Sambal Goreng Egg
I’m happy with this dish. It’s easy to make, fast and a delicious replacement for meat. I love meat, but less meat is so much better for the environment. With Indonesian food eating less meat is not difficult at all.
Usually, I make different Indonesian dishes that I combine. For example a meat dish, a vegetable and tempeh dish and a fresh acar. Because of the variation I only need a little bit of meat to serve many people ;-).
Sambal goreng means nothing less than ‘sautéed in sambal’. You can sauté a lot of different food in sambal. For instance, meat, fish, tofu, tempeh, egg or vegetables. Here you can find all the ‘sambal goreng recipes‘ that I have made so far.
This dish is enough for 6 people as a side dish and is done in 40 minutes.
Sambal Goreng with Egg #58 translated from Beb Vuyk’s Groot Indonesisch kookboek, page 82.
6 chicken or duck eggs
3 tablespoons of chopped onions
1 teaspoon of chopped garlic
1 teaspoon of sambal terasi (or 1 teaspoon sambal ulek and 1/2 teaspoon terasi)
1 teaspoon laos (galangal)
1 teaspoon of Javanese sugar
1 stalk sereh (lemongrass)
1 salam leaf (Asian bay leaf)
1 teaspoon of tomato puree
1/8 block santen (coconutcream)
2 tablespoons of oil
Boil the chicken eggs 10 and the duck eggs 15 minutes. Rinse them with cold water and take off the shell. Rub onions, garlic, sambal, laos, tomato puree, sugar and salt together into a mash.
Sauté this in the oil. After a minute or five, add the block of santen, the sereh, the salam leaf and 1 dl of water. After that, add the eggs to the whole and allow them to steam for about 10 minutes until the oil comes out of the sand. Remove the
Add the eggs and let simmer for about 10 minutes until the oil comes out of the santen. Remove the sereh and the salam leaf. Cut the eggs in half, arrange them on a dish and pour the sauce over it.
Today I use chicken eggs. I love duck eggs, though. They are a bit bigger and firmer than chicken eggs. They are not easy to get here in Holland. My Asian store sometimes sells them.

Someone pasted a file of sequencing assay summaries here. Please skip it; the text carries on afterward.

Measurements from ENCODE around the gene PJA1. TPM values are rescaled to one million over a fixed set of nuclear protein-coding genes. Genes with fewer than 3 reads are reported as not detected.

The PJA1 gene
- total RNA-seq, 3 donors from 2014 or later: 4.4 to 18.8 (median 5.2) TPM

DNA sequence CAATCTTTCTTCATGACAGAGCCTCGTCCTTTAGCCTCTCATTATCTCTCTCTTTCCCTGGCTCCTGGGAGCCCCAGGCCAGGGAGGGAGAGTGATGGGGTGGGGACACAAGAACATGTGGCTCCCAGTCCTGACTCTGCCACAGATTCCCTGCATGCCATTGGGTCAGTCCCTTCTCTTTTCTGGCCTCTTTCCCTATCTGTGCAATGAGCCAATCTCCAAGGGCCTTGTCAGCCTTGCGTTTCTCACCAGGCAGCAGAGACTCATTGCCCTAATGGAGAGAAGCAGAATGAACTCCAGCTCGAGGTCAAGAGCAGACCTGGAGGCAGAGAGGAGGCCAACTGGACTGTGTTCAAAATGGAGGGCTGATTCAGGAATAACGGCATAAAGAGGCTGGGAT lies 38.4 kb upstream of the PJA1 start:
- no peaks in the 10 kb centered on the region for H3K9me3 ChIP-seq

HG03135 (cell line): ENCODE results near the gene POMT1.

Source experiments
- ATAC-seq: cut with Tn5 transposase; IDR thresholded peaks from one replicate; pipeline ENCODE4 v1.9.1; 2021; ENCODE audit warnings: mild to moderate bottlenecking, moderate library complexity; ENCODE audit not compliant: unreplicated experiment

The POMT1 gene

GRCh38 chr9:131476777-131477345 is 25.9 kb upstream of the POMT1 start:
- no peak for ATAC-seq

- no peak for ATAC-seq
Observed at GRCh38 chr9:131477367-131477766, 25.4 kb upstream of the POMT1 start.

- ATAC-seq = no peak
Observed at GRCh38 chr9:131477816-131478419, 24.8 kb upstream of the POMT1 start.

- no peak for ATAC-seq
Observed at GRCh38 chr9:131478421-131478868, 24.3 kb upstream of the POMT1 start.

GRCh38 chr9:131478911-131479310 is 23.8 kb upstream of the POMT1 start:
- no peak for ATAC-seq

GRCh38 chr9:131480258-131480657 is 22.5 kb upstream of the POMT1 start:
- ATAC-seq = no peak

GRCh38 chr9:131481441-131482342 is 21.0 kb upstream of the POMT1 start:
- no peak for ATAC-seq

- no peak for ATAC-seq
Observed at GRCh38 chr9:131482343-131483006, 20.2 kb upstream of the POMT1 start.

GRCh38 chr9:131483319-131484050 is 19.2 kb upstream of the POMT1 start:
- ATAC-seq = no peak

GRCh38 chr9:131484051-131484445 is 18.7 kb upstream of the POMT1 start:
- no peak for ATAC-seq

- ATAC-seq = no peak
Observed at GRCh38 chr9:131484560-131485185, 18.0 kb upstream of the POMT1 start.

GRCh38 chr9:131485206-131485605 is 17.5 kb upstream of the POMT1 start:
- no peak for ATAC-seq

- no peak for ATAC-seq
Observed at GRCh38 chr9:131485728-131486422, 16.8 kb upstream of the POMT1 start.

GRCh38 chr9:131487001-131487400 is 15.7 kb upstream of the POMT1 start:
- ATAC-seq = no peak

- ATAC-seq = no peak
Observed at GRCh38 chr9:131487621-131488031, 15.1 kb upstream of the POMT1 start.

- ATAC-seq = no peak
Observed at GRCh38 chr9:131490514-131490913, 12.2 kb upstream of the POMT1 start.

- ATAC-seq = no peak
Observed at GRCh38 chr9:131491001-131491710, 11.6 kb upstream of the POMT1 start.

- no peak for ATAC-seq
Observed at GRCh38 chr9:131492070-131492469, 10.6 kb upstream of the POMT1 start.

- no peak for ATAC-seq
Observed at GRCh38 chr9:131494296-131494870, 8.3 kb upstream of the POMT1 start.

Sambal Trassi I make myself but I’ve finished it, so I just rub a chili peper and some trassi together. Trassi is fermented shrimp paste. Trassi is also widely used in Thai cuisine.
In this recipe tomato purée is used, but I think tomato purée from a can is sometimes too sour. That’s why I use a good quality fresh tomato to mix through my bumbu (spice mix). The mix becomes a bit thinner because of the extra liquid but that’s okay because it needs to reduce anyway.
Santen is a coconut cream and is sold in blocks at my supermarket or specialised Asian store.
Salam is Asian bay leaf. I buy it fresh or dried at my Asian store.
Laos is galangal. I buy it dry or fresh as a root at the supermarket. I use fresh galangal this time (about 2 centimeters). I use my blender to chop it up fast ;-).
Sereh is lemongrass.
Make the bumbu or spice mix
I place chopped onion, garlic, sambal, galangal, tomato purée, sugar, and salt together in a plastic jug and blend it with my emersion blender.
You can use a mortar, but with the blender the bumbu will become smooth. This way it is easy to make into a nice sauce.
Now sauté in the pan with a tablespoon of oil.
Most of the moisture evaporates and when the onions turn yellow the rest can be added.
Now the bumbu is pretty dry, so I add 1 dl water first and heat it up.
The lemon grass stalks (sereh), the salam leaves and the santen can be added now.
Reduce the sauce
The hard boiled eggs are next. They need to simmer in the sauce until it thickens and the oil from the santen float to the surface of the sauce.
I wait for the sauce to be pretty thick and sticky. Then I take out the eggs and cut them in half lengthwise.
I leave the lemongrass and the leaves in the sauce because it looks beautiful and they still gives flavor.
I place a few sherry tomatoes on top for some color contrast. You can eat this sambal goreng with egg with white rice and another vegetable dish. Or it can be part of a larger rice table.
You decide how spicy the eggs will be. That’s what I like so much about this dish.